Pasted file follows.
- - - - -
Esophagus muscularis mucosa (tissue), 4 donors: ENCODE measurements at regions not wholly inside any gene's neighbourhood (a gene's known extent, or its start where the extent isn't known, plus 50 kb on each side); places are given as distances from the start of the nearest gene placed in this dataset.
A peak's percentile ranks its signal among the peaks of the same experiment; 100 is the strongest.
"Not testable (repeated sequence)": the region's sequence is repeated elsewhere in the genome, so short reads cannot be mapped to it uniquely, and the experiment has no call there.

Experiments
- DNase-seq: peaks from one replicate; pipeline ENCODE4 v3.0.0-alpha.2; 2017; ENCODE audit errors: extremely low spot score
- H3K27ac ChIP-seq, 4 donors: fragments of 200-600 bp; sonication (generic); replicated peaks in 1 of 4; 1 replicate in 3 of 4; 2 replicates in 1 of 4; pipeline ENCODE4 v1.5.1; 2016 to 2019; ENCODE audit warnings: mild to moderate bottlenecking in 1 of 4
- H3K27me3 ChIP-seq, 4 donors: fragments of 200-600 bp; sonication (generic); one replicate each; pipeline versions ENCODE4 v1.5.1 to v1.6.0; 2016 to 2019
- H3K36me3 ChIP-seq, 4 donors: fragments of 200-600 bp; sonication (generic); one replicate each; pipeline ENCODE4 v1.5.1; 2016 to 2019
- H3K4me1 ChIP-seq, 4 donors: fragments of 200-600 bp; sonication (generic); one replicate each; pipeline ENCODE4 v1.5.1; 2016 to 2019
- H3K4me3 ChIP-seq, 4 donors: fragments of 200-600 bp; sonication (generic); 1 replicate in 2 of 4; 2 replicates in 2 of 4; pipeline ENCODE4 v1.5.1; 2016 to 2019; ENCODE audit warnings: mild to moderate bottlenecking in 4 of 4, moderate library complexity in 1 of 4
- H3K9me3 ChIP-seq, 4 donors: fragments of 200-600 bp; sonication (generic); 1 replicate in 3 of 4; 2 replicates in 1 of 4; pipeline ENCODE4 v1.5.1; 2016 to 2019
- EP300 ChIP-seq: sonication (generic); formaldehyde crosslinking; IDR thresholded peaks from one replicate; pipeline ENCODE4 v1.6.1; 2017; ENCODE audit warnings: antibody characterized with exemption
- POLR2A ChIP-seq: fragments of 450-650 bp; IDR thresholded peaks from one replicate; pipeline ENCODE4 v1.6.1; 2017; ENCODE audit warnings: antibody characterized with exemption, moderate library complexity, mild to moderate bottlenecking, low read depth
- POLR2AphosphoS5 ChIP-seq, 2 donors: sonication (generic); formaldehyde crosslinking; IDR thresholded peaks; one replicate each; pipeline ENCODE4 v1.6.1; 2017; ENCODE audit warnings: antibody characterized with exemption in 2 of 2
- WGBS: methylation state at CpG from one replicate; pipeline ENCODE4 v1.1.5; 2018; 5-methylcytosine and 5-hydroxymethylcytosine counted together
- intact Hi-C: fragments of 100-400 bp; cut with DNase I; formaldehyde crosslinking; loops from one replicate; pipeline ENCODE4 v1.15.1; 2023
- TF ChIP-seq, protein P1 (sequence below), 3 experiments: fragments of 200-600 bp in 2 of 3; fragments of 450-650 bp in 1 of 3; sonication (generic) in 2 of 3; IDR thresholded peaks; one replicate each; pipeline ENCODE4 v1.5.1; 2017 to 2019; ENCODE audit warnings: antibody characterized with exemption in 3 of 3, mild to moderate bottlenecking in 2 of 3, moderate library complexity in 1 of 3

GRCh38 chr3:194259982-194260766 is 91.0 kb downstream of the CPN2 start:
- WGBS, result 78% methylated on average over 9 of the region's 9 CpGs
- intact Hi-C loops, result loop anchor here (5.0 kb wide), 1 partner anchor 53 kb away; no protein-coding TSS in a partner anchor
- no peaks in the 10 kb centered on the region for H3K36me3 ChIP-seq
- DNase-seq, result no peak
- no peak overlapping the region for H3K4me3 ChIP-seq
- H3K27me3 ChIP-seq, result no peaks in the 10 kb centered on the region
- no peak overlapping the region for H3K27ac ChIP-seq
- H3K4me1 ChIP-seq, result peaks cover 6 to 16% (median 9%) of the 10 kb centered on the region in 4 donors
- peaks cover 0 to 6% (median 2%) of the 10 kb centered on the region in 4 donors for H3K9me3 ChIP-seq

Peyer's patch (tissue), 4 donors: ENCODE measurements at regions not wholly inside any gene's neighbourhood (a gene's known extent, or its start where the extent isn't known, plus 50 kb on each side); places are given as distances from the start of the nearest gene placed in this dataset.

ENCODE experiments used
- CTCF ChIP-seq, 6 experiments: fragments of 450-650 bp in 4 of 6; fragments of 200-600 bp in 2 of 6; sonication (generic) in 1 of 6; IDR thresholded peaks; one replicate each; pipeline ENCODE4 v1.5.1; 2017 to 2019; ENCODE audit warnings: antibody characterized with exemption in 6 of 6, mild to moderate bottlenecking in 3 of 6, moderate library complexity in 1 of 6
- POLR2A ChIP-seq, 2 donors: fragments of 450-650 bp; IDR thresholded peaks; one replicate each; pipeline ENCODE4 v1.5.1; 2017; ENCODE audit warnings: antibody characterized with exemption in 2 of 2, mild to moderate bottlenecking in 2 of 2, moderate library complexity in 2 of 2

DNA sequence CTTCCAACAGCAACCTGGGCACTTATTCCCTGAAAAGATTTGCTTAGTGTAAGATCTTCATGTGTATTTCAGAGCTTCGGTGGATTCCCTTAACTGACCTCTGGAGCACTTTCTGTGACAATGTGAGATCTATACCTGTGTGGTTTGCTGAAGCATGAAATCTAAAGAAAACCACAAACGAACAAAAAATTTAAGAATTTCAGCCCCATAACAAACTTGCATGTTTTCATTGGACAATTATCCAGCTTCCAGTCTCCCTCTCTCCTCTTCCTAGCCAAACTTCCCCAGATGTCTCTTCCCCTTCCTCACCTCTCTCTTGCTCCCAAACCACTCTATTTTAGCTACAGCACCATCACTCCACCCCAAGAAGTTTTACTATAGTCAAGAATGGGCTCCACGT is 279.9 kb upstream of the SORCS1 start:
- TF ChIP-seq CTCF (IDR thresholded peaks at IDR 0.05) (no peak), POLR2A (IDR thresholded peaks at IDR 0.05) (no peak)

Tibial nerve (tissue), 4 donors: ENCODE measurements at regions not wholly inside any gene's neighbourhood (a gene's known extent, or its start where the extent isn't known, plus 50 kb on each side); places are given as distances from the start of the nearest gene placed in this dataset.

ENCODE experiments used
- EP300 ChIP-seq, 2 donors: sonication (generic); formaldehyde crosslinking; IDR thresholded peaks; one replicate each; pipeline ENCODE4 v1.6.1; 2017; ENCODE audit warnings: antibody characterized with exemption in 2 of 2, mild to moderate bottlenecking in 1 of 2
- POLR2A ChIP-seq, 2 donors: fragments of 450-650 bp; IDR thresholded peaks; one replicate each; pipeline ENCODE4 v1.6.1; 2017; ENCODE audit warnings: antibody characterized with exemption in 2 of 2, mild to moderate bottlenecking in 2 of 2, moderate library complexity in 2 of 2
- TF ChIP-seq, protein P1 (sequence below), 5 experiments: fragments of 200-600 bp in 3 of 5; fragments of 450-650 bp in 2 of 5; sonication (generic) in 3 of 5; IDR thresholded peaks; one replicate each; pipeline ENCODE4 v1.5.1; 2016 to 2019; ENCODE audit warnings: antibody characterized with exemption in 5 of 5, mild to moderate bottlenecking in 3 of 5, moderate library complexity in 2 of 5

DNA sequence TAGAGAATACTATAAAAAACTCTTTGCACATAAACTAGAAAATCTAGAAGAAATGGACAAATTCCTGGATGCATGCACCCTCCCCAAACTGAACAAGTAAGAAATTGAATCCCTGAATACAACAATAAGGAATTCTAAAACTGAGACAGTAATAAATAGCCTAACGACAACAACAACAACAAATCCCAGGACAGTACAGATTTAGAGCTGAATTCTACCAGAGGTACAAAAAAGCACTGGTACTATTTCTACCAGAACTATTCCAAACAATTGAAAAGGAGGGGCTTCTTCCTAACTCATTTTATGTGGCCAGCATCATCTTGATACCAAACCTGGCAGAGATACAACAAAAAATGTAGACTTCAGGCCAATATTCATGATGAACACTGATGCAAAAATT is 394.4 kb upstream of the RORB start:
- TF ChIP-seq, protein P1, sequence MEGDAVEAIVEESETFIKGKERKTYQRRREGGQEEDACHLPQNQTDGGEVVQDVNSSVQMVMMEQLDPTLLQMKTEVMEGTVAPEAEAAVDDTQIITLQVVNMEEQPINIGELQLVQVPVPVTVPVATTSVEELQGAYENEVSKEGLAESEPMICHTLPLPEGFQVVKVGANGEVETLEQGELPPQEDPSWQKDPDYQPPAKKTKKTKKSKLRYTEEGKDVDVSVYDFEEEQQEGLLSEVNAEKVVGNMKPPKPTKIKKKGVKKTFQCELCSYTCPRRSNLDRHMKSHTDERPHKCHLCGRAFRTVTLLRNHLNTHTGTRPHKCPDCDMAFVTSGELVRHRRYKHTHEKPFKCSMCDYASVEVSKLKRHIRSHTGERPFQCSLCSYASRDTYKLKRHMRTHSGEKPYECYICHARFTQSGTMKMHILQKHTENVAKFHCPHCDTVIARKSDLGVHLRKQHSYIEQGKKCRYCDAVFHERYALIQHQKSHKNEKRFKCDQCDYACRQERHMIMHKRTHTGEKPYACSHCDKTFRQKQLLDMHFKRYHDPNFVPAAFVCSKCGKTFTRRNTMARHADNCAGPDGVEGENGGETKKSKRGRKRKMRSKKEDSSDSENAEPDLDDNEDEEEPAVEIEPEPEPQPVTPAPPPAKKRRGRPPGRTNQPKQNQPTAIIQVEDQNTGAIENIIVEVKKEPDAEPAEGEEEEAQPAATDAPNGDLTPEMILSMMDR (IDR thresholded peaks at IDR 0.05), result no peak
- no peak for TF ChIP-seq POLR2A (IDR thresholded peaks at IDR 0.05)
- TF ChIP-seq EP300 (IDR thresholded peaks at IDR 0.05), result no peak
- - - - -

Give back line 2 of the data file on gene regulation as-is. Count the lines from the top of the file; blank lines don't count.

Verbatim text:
A peak's percentile ranks its signal among the peaks of the same experiment; 100 is the strongest.